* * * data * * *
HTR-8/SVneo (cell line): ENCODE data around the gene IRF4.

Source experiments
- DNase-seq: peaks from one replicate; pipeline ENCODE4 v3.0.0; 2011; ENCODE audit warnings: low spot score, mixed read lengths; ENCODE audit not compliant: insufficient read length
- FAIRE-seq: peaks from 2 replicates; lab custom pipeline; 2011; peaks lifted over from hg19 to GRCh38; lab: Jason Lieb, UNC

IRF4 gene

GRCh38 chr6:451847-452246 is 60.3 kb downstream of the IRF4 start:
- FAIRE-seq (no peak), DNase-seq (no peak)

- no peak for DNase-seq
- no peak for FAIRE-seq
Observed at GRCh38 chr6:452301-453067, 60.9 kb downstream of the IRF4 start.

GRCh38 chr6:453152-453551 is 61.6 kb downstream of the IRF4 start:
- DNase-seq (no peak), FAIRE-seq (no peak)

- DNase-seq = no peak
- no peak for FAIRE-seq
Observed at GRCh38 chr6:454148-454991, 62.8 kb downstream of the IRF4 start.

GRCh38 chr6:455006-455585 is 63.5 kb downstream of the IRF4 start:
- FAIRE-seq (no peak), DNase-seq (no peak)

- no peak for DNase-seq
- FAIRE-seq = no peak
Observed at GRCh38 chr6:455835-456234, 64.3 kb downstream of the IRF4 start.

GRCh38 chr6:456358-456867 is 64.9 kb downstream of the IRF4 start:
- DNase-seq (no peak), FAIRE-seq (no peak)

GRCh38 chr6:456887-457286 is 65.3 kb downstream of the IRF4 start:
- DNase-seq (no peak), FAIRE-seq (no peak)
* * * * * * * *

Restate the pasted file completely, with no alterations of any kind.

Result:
HTR-8/SVneo (cell line): ENCODE data around the gene IRF4.

Source experiments
- DNase-seq: peaks from one replicate; pipeline ENCODE4 v3.0.0; 2011; ENCODE audit warnings: low spot score, mixed read lengths; ENCODE audit not compliant: insufficient read length
- FAIRE-seq: peaks from 2 replicates; lab custom pipeline; 2011; peaks lifted over from hg19 to GRCh38; lab: Jason Lieb, UNC

IRF4 gene

GRCh38 chr6:451847-452246 is 60.3 kb downstream of the IRF4 start:
- FAIRE-seq (no peak), DNase-seq (no peak)

- no peak for DNase-seq
- no peak for FAIRE-seq
Observed at GRCh38 chr6:452301-453067, 60.9 kb downstream of the IRF4 start.

GRCh38 chr6:453152-453551 is 61.6 kb downstream of the IRF4 start:
- DNase-seq (no peak), FAIRE-seq (no peak)

- DNase-seq = no peak
- no peak for FAIRE-seq
Observed at GRCh38 chr6:454148-454991, 62.8 kb downstream of the IRF4 start.

GRCh38 chr6:455006-455585 is 63.5 kb downstream of the IRF4 start:
- FAIRE-seq (no peak), DNase-seq (no peak)

- no peak for DNase-seq
- FAIRE-seq = no peak
Observed at GRCh38 chr6:455835-456234, 64.3 kb downstream of the IRF4 start.

GRCh38 chr6:456358-456867 is 64.9 kb downstream of the IRF4 start:
- DNase-seq (no peak), FAIRE-seq (no peak)

GRCh38 chr6:456887-457286 is 65.3 kb downstream of the IRF4 start:
- DNase-seq (no peak), FAIRE-seq (no peak)